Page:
Sunday, September 23, 2012

EL Bonnie - Flywheel Balancing Act

Yeah, OK, I know Bonneville is over, but I am going to go ahead and write this just as I would have had I not run seriously short on time leading up to it.  So with that in mind, here is the next installment.

Balance the flywheels. Simple enough.  In fact if you are familiar with the process you know its normally only about a two hour process. The key word here being normally. Really nothing normal about this motor though. Turning a 1939 engine of any type into a Bonneville racer is not a simple task, but add to the antiquated design, we are also dealing with a small (by Harley standards) displacement which needs to stay that way to remain in the chosen class. In this case, what I am trying to do is make up for displacement with RPMs, and RPMs call for strong and light parts.

Well, we already had some strong parts in the S and S 3-1/2 inch stroke flywheels, and while these flywheels start out considerably lighter than their OEM counterparts at 26-1/2 pounds for the pair of bare wheels, they still needed to be put on a serious diet for this special application.  So... to the lathe!
I lightened the shiny new flywheels - a lot!  In fact, as sometimes happens, I got a little carried away.  Knowing that I was dealing with these tiny little 3-5/16" bore pistons, I "mis-underestimated" how much of the counterweight I could remove.  Oops.  Well, I had planned to make the pistons as light as possible anyway, so....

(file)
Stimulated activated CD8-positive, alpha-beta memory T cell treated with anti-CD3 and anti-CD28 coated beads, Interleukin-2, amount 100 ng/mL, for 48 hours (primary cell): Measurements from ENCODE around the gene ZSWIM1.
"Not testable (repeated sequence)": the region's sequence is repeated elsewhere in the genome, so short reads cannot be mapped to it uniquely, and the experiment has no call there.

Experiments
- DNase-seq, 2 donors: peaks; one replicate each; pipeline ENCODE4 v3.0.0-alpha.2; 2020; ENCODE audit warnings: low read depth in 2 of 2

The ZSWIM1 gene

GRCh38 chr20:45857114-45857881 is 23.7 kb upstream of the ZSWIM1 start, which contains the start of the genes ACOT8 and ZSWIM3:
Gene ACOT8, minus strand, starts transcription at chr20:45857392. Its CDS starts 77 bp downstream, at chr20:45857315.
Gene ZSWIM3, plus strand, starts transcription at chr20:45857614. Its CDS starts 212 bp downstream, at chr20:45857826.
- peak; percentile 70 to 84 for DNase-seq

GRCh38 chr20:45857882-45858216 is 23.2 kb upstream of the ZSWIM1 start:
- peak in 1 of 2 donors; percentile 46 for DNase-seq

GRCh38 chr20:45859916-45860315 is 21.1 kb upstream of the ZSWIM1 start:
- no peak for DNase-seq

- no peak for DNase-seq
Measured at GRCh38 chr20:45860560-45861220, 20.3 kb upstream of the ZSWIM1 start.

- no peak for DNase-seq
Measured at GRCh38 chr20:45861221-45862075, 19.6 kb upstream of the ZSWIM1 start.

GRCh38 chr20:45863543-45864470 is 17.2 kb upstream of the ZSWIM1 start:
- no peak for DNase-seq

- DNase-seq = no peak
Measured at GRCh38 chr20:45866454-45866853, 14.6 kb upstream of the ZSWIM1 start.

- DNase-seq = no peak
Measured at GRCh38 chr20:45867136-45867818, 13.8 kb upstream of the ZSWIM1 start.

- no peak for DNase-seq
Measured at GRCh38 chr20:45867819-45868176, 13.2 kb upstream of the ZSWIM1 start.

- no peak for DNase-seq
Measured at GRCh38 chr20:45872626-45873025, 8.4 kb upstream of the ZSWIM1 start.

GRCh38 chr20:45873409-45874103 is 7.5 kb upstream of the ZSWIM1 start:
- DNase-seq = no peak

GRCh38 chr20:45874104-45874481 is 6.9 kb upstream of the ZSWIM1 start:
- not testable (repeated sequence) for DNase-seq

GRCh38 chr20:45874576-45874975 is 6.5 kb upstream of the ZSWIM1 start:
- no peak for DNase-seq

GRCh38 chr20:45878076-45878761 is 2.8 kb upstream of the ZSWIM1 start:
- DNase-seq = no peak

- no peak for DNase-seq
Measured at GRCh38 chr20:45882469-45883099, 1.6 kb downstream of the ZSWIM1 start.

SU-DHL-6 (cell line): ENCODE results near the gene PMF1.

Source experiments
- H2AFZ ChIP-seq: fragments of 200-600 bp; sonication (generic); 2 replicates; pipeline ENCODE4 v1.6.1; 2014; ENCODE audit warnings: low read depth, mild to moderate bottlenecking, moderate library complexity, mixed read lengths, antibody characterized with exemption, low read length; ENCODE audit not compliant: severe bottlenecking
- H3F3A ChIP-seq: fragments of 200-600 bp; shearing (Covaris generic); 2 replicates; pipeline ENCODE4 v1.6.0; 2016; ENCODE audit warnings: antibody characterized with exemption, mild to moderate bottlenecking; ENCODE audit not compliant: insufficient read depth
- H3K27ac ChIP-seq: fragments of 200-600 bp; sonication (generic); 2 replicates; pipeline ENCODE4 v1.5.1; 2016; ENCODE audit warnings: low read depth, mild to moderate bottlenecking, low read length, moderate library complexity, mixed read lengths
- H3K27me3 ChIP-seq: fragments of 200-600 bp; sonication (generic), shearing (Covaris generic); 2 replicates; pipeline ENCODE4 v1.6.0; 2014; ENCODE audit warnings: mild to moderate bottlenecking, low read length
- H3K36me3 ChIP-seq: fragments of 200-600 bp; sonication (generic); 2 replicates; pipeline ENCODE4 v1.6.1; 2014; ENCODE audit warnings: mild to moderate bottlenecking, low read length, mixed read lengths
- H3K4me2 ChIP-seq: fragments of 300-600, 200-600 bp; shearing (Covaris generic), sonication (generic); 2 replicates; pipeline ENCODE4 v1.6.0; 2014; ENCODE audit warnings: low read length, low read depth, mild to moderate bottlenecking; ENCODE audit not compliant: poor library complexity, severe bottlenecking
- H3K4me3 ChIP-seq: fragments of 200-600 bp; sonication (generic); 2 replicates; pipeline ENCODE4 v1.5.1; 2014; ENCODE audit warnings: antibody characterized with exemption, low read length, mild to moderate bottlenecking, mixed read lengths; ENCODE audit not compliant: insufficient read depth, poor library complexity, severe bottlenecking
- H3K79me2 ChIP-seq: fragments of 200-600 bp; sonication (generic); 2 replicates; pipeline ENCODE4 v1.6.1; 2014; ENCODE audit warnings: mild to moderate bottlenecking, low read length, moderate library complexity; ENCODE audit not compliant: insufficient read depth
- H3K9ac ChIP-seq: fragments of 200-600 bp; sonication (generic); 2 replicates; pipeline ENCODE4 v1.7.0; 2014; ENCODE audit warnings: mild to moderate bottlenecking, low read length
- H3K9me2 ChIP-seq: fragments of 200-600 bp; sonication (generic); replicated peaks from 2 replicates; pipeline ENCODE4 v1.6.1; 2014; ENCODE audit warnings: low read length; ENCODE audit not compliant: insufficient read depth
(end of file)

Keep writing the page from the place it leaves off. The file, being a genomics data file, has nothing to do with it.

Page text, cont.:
First thing was to track down a pair of .080" wall tool steel wrist pins.  It seems that I obtained the last set on the planet from Axtell by way of Zippers.  Of course they were for a Evo so I had to shorten them as well as hone the pistons for the .001" larger diameter pins.  Weight savings on the pins alone was nearly 50 grams.  The pistons also went on an extreme diet, with enough material removed from the insides to make any piston manufacturer cringe.  I was careful to try to leave at least .180" thickness in the dome though. 

I went with 55% for the flywheel balance factor, chosen because that is what the factory used for the XR750.  Small motor, short stroke, and high revving - those were the characteristics I hoped EL Bonnie would share with an XR. To get there, not only did the pistons go on a diet, but even such small things as the crankpin nuts were cut down, not to mention adding an internal bevel to the ends of the pin.  Before all was said and done, the finished crankshaft assembly (with rods and shafts, ready to run) weighed but 20 Lbs 5 Oz.   obviously this motor borders on anorexic.




Before final assemble and true, the flywheels received the same oil shedding, heat dispersing coating as the interior of the crankcases.  The underside of the pistons also received the same coating (the idea is to keep the oil moving off the inside of the piston to aid in cooling it.  The domes got a ceramic coating as well as an oil retaining skirt coating.